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GUEST COMMENTARY: 'Fair' mega-tax hurts those most in need

Wednesday, May 25, 2011 | 9:00 p.m. CDT

COLUMBIA — A recent guest commentary by Steve Spellman promoted the idea of replacing Missouri personal and corporate income taxes with a sales tax on goods and services, called a “consumption tax” or — by those who favor it — a “fair tax.” This sales mega-tax would not be an improvement and would certainly not be “fair.”

Instead of engaging in a philosophical argument, let’s look at the actual proposals on the table in Missouri. Several suggested laws and initiative petitions would levy a sales tax on all goods and services, except for business-to-business sales, private school tuition, used cars and a few other exemptions.

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What would be taxed? Everything that is currently taxed, plus food, rent, child care, doctor visits, prescription drugs, transportation, car-repair labor, legal assistance, financial and real estate services, nursing home care, — even funeral services — pretty much everything people pay for, cradle to grave, would be subject to such a law. Imagine the impact on our families — and our economy — if the cost of all these services increased. Our purchasing power would immediately shrink. No other state has tried this, for good reason.

This proposal would create several serious problems for individuals and businesses, including the following:

  • Taxes would go up for 95 percent of Missourians (view Missouri's budget online at www.mobudget.org). The elderly and the poor, whose income taxes are low now, would be hit the hardest.
  • Lower- and middle-class people would pay a larger portion of their earnings for taxes than wealthy people. This is true because we have to spend most of what we earn to buy basic goods and services, which would all be taxed.
  • The burden of collecting sales taxes would be placed on businesses that don’t have to do it now (landlords, child care providers, etc.).
  • Businesses near the borders would lose customers to other states. Missouri borders eight other states, none of which levy a tax on services.
  • Some of the proposals include a “prebate” system to lighten the burden on the poorest people. This would help protect them from the tax increase, but it would also require a costly, new government program to send out monthly checks.

How high would the sales mega- tax need to be? The Missouri Budget Project, a nonpartisan organization, estimates the tax would need to be more than 12 percent to break even — that is, to bring in the same total revenue for state services as the current tax system. A lower rate would lead to massive cuts in state services such as education, in-home services for the elderly, mental health services and the prison system.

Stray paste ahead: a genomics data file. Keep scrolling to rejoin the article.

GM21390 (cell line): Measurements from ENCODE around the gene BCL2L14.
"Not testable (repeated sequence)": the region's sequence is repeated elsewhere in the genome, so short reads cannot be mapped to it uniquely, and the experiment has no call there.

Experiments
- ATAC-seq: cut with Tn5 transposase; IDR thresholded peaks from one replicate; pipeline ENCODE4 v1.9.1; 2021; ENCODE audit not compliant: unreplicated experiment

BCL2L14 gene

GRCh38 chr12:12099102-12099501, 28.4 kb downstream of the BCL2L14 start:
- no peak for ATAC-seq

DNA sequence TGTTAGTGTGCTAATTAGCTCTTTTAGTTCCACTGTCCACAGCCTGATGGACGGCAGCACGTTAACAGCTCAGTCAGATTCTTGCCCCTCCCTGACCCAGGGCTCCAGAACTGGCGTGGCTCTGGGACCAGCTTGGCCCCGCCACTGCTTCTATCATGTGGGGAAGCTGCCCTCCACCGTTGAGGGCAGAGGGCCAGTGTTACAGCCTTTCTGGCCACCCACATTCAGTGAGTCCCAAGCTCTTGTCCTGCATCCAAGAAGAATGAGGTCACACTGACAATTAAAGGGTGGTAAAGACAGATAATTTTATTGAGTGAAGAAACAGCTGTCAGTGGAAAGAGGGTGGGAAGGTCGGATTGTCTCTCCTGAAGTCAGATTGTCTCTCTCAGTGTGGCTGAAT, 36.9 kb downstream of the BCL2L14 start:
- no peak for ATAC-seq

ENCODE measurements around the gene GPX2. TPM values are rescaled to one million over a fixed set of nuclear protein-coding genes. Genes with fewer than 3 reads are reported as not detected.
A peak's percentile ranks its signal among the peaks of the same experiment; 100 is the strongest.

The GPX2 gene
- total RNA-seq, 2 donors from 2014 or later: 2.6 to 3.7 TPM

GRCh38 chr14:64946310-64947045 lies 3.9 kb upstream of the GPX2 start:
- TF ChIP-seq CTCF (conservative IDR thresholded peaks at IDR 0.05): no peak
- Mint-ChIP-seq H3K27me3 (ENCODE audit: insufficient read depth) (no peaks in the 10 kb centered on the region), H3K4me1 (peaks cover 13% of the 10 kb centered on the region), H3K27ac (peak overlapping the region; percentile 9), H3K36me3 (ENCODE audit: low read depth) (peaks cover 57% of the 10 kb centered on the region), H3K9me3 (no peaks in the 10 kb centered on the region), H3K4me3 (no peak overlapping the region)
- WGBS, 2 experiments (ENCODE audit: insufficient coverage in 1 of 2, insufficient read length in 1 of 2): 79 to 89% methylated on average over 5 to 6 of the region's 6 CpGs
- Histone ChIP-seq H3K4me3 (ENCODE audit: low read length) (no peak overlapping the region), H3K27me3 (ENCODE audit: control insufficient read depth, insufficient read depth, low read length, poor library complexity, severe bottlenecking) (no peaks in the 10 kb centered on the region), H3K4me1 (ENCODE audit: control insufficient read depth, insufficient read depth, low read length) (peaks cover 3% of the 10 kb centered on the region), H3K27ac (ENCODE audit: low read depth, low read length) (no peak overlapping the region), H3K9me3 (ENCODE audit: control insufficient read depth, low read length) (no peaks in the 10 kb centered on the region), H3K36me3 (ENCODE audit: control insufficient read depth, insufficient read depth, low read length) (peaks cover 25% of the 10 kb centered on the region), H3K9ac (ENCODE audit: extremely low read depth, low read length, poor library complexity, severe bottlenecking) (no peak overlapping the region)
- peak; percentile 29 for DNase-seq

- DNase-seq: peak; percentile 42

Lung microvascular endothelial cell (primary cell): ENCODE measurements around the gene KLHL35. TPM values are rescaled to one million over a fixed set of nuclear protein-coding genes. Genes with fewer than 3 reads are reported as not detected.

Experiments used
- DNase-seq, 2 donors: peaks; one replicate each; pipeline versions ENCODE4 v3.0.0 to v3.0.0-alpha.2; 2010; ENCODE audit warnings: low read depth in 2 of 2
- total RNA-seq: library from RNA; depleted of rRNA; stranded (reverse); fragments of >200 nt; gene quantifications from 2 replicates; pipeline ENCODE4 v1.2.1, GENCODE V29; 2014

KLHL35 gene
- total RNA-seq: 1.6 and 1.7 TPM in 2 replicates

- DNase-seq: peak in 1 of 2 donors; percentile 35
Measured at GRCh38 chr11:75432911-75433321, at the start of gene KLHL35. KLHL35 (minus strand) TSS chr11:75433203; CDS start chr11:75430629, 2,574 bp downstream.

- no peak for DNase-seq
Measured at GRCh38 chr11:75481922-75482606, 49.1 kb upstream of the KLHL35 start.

The proposed sales mega-tax is not “fair” — it is even more regressive than the current system. Middle- and lower-income people, especially the elderly and families with children, would pay higher taxes. It would raise the cost of doing business in Missouri, and businesses on the borders would lose customers. If the tax rate were set too low, essential state services would be cut. So why in the world should Missouri try this radical experiment?

Mahree Skala lives in Columbia.

 


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Comments

david smith May 25, 2011 | 9:25 p.m.

No joke, this megatax would hit those pimps, prostitutes and drug dealers who don't report income and therefore currently don't pay taxes. We got to keep these people happy so they vote democrat in the next election. We need to exempt unions from current taxes as they also vote democrat and those lazy people play such an important role in society. Let's screw the rich, they should have a 95% surtax and then give that money to worthless people who don't work. Obama is in, working your way through life is out. Now give me your money!

(Report Comment)
don catlett May 26, 2011 | 8:42 a.m.

david smith...stop trolling!

(Report Comment)
Paul Allaire May 26, 2011 | 9:33 a.m.

David Smith has shown tremendous insight, possibly exceeding the capacity of his own intelligence. I believe he was known on the tribune as "libtard".

(Report Comment)
Paul Allaire May 26, 2011 | 9:42 a.m.

And you might want to remember that the said twelve percent would be on top of the approximate seven percent on the items you already buy.

I can't imagine paying a sales tax on rent, and yes that would fall entirely on those who don't own their homes.

I can't imagine paying a sales tax on a lawyer. I suppose that this would not apply to someone who was using a lawyer for a said business reason. Again, this would fall disproportionately on the poor.

I can't imagine paying a sales tax on medicine. This would fall disproportionately on the ill and the elderly who are often retired and living on a fixed income. There might as well not be a safety net of any kind.

(Report Comment)
Jimmy Dick May 26, 2011 | 10:22 a.m.

The so called fair tax is actually not a fair tax at all. It is just another attempt by the haves to pass the tax burden off to the have nots. Everyone is paying some form of tax so the argument over the sales tax versus an income tax is really pointless.

(Report Comment)